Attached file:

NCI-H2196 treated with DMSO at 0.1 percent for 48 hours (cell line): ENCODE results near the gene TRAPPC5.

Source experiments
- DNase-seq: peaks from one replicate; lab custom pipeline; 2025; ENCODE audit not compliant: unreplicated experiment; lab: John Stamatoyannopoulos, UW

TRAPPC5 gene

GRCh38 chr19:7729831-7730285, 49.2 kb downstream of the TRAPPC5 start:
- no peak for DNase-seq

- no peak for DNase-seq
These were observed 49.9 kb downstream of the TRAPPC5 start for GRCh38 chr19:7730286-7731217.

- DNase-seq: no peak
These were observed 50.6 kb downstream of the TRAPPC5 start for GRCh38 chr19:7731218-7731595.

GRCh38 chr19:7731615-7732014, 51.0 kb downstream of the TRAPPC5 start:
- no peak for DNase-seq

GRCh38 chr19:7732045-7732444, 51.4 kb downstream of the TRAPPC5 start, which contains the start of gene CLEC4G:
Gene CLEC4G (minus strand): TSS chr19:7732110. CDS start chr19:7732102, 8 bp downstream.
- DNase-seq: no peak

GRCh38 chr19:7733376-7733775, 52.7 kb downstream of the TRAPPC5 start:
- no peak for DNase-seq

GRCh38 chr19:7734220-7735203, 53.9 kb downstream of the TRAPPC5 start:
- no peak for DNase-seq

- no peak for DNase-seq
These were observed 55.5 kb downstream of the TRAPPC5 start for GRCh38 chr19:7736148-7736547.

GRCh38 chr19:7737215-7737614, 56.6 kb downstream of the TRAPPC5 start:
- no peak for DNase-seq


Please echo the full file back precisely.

NCI-H2196 treated with DMSO at 0.1 percent for 48 hours (cell line): ENCODE results near the gene TRAPPC5.

Source experiments
- DNase-seq: peaks from one replicate; lab custom pipeline; 2025; ENCODE audit not compliant: unreplicated experiment; lab: John Stamatoyannopoulos, UW

TRAPPC5 gene

GRCh38 chr19:7729831-7730285, 49.2 kb downstream of the TRAPPC5 start:
- no peak for DNase-seq

- no peak for DNase-seq
These were observed 49.9 kb downstream of the TRAPPC5 start for GRCh38 chr19:7730286-7731217.

- DNase-seq: no peak
These were observed 50.6 kb downstream of the TRAPPC5 start for GRCh38 chr19:7731218-7731595.

GRCh38 chr19:7731615-7732014, 51.0 kb downstream of the TRAPPC5 start:
- no peak for DNase-seq

GRCh38 chr19:7732045-7732444, 51.4 kb downstream of the TRAPPC5 start, which contains the start of gene CLEC4G:
Gene CLEC4G (minus strand): TSS chr19:7732110. CDS start chr19:7732102, 8 bp downstream.
- DNase-seq: no peak

GRCh38 chr19:7733376-7733775, 52.7 kb downstream of the TRAPPC5 start:
- no peak for DNase-seq

GRCh38 chr19:7734220-7735203, 53.9 kb downstream of the TRAPPC5 start:
- no peak for DNase-seq

- no peak for DNase-seq
These were observed 55.5 kb downstream of the TRAPPC5 start for GRCh38 chr19:7736148-7736547.

GRCh38 chr19:7737215-7737614, 56.6 kb downstream of the TRAPPC5 start:
- no peak for DNase-seq